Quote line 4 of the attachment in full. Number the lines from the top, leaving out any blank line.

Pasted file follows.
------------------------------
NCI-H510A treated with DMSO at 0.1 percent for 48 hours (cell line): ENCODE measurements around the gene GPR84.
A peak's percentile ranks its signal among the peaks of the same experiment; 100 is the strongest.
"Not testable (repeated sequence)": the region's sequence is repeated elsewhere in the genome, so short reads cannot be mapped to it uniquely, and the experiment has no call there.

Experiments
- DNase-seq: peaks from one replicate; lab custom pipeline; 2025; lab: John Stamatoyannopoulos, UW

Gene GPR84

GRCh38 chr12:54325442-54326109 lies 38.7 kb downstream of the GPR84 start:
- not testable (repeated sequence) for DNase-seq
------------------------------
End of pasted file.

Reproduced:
Experiments